Amazon celebrated its 20th-anniversary last month. It debuted as a publicly traded stock on May 15, 1997, at $18 per share. On May 15, 2017, it traded at $960 per share. Amazon has split its shares three times over the years – once in 1998, and twice in 1999. If it hadn’t, but all else had stayed the same, a share of AMZN would go for $12,000 now. In two decades, the S&P 500 has gained +190% – not bad. Amazon has advanced +55,550% over the same time period, pushing Amazon’s market value to more than $478 billion, double that of the world’s biggest traditional retailer, Walmart, and more than 15 times the size of Target. Let that sink in for a moment …

Jeff Bezos founded Amazon in 1994, literally out of his garage in Seattle after quitting his job in New York City and moving out to the Pacific Northwest. He wanted to be where the tech culture action was, and he knew in his gut that online retailing was going to be huge. After carefully mulling what products could be sold online, he settled on books as the ideal item to start with. The idea was genius. Since books have barely changed over the centuries, Bezos recognized that ordering a book over the internet would be an easy leap for consumers. But books were just the beginning of a strategy to win the e-commerce game one retail category at a time. Things were lean in the early days. Bezos and his wife had to avoid using their toaster and blow-dryer at times because using them could trip a fuse and short out the computer servers in the garage. However, within just a few months, sales grew exponentially, and that sales growth allowed Amazon to build scale, which it quickly used to diversify into other consumer items including DVDs, music, video games, electronics, and clothing. In 1999, just five years after starting Amazon, Bezos was named Time magazine’s “Person of the Year,” due primarily to Amazon’s success in making online shopping mainstream. But Bezos was only getting started. In the years that followed, Amazon rolled out its own products like its Fire stick, the Kindle, and most recently the Echo and the Echo Look which work in conjunction with Amazon’s Alexa, its “intelligent personal assistant.” The Kindle only changed the way many people read books but how they buy them as well – directly from a device with the content delivered wirelessly. Many expect that the Echo / Alexa tag team will be as transformative as consumers embrace buying products via voice command as just an everyday thing in time.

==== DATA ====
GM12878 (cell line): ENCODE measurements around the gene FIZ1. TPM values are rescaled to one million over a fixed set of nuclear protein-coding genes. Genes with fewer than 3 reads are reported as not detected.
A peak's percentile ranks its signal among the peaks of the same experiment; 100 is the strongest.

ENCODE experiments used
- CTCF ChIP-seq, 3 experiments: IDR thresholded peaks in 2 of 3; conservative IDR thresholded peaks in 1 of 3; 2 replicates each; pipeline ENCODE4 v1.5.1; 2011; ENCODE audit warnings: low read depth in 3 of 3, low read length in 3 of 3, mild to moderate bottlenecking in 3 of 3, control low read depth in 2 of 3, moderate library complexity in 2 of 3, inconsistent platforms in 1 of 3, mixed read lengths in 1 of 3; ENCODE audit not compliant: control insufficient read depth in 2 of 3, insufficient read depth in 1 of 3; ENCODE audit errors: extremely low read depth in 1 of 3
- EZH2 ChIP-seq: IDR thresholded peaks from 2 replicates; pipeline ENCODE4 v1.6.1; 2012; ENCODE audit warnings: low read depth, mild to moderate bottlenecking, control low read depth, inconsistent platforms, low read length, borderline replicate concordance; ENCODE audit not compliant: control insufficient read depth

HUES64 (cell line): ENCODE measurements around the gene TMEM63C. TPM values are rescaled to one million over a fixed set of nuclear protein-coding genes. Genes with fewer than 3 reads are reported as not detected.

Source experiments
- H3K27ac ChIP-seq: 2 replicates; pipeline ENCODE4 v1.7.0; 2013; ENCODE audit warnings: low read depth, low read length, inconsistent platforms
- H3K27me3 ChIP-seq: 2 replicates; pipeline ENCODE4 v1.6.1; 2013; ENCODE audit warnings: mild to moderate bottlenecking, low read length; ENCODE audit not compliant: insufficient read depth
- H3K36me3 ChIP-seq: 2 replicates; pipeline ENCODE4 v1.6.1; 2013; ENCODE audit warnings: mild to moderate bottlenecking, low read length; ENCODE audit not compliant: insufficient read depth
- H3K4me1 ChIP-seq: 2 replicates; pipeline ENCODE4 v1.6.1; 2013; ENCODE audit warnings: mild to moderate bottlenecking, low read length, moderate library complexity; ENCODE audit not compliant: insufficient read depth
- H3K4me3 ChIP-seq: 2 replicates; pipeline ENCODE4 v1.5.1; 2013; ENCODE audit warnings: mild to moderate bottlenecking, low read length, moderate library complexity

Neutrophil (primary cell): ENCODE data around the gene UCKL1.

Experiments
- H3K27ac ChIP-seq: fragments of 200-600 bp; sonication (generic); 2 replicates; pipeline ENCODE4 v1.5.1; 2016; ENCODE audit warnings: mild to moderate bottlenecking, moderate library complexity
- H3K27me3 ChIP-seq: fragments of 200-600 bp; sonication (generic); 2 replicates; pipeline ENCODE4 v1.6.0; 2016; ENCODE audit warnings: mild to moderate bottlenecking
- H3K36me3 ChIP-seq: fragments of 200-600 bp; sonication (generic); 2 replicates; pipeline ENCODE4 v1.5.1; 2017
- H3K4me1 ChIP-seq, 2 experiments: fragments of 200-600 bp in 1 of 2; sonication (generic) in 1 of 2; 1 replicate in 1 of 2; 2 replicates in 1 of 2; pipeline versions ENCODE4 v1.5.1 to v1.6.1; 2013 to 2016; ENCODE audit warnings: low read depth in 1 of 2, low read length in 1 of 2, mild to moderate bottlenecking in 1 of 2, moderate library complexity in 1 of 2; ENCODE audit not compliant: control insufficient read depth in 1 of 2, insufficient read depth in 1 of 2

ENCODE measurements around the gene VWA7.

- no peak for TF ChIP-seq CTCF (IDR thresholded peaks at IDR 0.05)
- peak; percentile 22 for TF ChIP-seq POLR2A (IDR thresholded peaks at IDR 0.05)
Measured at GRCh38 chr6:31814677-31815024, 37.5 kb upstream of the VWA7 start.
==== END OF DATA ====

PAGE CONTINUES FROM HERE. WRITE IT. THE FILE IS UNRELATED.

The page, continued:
However, Amazon’s success is based on far more than just its ability to deliver products to your door at ultra-competitive prices, or even its homegrown innovations. Amazon’s online platform allows the company to gather a wealth of information about its customers, which enables it to leverage that knowledge to become better and better at being a retailer. Amazon knows more about its customers than any local shop could imagine. The company’s proprietary algorithms track what users view and buy, and who bought similar items. This knowledge becomes more precise the more people join and the more precise it becomes, the more people come back to shop.

Scott Galloway, a Marketing professor at New York University predicts that within a few years Amazon’s knowledge about who you are as a consumer based on artificial intelligence (AI), your purchase history, your credit card history, and your use of the Amazon devices you will have around your house will allow Amazon to propose being your only retailer. Amazon may be contemplating a set up in which they just send you two boxes twice a week – one that contains the items they think you need, and the other box will be empty for your use in sending back what you don’t want. Over time, the process will become more fine-tuned as Amazon learns and recalibrates their deliveries based on what you keep, order more of, and send back. It’s a little scary … sort of.

One can only wonder what the next 20 years holds for Amazon, and for its customers. The company that first offered books for cheap online may one day become most every American’s default retail alternative. Amazon’s top brass recently hosted a series of meetings at their Seattle headquarters with executives from several of America’s marquee brands, including General Mills and Mondelez International (formerly Kraft Foods). In the meetings, Amazon encouraged those visiting executives to rethink how they visualize the supply-chain and packaging side of their businesses. Amazon wants them to focus on how to stock shelves in Amazon warehouses with their goods instead of distributing goods to their big-box retailer clients. Essentially, Amazon is looking to completely upend the relationships between brands and brick and mortar stores. It’s a brilliant strategy. Amazon has more than 300 million customers and can produce its own products if a company doesn’t want to work with them, so it’s likely that we’ll see these major brands in the food and packaged goods market comply. Like Guns N’ Roses lead singer Axle Rose likes to belt out: “Welcome to the jungle, baby.”